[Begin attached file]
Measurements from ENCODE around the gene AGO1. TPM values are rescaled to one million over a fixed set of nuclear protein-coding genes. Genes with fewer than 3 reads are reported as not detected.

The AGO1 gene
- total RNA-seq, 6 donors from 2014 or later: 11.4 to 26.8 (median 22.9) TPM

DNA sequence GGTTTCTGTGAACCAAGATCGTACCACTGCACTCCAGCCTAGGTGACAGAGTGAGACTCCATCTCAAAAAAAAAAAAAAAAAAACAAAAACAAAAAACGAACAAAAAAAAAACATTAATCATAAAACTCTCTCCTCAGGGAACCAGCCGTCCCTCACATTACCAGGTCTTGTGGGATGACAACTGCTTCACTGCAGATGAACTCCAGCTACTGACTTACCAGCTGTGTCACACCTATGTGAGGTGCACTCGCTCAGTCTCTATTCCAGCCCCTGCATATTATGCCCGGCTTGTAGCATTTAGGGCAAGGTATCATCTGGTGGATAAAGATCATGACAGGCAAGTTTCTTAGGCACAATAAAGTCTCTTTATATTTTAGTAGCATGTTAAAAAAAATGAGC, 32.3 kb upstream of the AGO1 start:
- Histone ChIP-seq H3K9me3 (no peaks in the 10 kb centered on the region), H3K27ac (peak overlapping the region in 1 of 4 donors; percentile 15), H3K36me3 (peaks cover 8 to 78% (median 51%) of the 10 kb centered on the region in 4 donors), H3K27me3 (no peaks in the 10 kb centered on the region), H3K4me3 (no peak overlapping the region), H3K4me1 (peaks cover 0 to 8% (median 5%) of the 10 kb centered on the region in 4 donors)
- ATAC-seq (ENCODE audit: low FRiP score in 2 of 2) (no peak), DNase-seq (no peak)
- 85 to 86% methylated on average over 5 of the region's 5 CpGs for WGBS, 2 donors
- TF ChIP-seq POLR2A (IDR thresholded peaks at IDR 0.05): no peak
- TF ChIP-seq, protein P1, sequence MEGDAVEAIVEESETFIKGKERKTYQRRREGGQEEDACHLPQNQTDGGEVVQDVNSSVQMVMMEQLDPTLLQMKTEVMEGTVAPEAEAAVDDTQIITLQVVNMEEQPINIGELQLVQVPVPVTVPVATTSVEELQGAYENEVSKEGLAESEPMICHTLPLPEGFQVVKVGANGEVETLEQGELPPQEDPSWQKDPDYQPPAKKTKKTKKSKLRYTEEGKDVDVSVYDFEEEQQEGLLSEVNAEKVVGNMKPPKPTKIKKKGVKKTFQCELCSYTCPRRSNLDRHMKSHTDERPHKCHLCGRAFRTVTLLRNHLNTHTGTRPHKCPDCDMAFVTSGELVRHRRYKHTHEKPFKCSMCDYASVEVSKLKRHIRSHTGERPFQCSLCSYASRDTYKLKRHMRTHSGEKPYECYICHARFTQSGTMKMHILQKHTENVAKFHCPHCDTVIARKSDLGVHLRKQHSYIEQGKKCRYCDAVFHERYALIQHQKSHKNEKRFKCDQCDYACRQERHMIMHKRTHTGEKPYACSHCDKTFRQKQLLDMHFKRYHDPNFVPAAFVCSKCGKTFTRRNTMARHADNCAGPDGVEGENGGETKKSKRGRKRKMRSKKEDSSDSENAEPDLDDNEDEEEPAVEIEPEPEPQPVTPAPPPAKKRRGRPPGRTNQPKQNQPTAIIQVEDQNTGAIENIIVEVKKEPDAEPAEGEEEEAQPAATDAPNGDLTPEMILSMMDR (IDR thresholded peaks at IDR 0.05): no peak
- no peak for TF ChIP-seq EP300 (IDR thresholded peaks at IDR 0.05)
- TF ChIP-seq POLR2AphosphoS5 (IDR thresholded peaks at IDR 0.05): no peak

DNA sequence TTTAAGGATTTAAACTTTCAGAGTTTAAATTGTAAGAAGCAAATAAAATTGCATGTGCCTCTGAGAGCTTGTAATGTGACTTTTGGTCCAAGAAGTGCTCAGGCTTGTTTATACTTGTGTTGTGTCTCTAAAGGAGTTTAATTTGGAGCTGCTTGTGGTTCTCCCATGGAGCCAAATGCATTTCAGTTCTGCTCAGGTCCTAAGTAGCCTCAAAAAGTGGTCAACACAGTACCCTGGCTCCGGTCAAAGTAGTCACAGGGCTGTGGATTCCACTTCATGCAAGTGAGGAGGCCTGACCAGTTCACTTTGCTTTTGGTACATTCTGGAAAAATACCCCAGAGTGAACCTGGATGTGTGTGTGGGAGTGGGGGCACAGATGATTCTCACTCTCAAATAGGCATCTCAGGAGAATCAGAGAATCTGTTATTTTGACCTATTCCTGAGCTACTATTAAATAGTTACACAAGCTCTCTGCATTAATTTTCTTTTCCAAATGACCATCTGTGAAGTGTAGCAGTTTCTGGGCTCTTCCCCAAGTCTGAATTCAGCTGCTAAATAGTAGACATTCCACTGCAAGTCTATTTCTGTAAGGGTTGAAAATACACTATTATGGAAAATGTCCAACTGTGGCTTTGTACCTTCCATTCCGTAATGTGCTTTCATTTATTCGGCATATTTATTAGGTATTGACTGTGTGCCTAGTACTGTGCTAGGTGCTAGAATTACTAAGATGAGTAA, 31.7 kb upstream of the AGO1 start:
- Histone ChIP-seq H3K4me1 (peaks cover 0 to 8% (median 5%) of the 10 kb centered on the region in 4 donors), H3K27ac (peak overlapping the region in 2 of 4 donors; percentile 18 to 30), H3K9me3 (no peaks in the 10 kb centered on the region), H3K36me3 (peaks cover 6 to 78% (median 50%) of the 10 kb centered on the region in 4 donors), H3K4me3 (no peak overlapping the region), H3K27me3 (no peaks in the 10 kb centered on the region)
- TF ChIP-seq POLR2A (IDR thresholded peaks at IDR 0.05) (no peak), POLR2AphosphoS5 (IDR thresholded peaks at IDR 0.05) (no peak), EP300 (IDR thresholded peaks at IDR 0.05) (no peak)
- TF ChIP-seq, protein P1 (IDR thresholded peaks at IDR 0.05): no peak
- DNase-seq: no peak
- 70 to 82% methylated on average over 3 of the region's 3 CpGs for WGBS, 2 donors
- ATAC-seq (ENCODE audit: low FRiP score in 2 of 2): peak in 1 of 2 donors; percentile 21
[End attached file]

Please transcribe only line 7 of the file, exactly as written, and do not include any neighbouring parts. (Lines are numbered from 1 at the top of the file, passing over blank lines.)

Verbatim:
- 85 to 86% methylated on average over 5 of the region's 5 CpGs for WGBS, 2 donors